HM Journal

Shreya Singhal v. Union of India, (2015) 5 SCC 1

Shreya Singhal v Union of India (2015)[1] is a landmark case that has significant implications for the Indian judicial system. The case centres on the basic right to freedom of speech and expression guaranteed by Article 19(1)(a) of the Indian Constitution[2], which was used to challenge the constitutionality of section 66 A of the IT Act[3]. The Supreme Court ruled that Section 66 A of the Information Technology Act of 2000, which regulates online speech limitations, is unconstitutional because it violates Article 19(1) (a) of the Indian Constitution.

Background:

The ambiguous and arbitrary words employed in Section 66A of the IT Act resulted in widespread exploitation of personal and political information, with numerous criminal cases being filed against seemingly harmless online expression, such as political criticism and comedy. In addition, a series of writ petitions before the Supreme Court, which were grouped together and heard by a bench consisting of Justices J. Chelameswar and R.F. Nariman, challenged Section 79 of the IT Act and the Rules made there under, which created an onerous liability regime for internet intermediaries.

Facts of the case:

Two ladies were detained for allegedly making rude and unpleasant remarks on Facebook questioning the morality of closing down Mumbai following the death of a prominent political leader. The arrests were made under Section 66A of the Information Technology Act of 2000 (ITA), which punishes anyone who sends grossly offensive information through a computer resource or communication device with the knowledge of its falsity for the purpose of causing annoyance, inconvenience, danger, insult, injury, hatred, or ill will. Despite the fact that the detained ladies were eventually released and the criminal charges against them were closed, the arrests drew significant public outrage. It was thought that the police had abused their position by invoking Section 66A, claiming that it violated freedom of speech and expression, among other things.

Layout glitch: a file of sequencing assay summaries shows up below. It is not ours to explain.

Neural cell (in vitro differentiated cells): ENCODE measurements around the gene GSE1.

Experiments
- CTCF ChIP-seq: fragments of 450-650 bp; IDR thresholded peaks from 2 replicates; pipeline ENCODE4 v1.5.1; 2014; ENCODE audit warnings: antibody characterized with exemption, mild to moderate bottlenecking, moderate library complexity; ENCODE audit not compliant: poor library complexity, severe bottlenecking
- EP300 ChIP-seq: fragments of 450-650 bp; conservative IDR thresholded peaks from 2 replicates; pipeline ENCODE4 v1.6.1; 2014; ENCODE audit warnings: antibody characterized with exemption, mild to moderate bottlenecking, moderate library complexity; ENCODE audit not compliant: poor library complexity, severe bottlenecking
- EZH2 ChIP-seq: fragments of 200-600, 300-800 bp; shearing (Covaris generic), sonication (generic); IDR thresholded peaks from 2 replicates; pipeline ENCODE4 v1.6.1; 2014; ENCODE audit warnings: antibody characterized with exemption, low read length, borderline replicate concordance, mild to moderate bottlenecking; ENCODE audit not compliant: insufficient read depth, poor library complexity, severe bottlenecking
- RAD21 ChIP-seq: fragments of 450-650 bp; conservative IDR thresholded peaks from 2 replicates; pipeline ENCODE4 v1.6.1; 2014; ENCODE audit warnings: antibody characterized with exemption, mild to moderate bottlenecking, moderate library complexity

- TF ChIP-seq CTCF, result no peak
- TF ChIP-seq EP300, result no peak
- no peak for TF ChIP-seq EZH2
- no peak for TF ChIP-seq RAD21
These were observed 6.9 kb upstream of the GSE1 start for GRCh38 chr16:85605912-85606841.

Petitioners’ Contentions:

Following are the major contentions made by the petitioners:

  • Section 66A infringes on the basic right to freedom of expression and is unfettered by any of the eight reasonable restrictions under Article 19 (2)[4].
  • The implementation of the aforementioned clause would be a subtle kind of censorship, undermining a key value enshrined in Article 19(1) (a). Furthermore, the aforementioned section has a chilling impact on freedom of expression and speech. Also, viewers’ rights are violated since the chilling effect prevents them from seeing numerous shades of grey in terms of diverse points of view accessible on the internet.
  • That their rights under Articles 14 and 21 have been violated since there is no discernible difference between those who use the internet and those who communicate by words spoken or written. Punishing someone for using a specific mode of communication is discriminatory in and of itself, and would violate Article 14 in any event.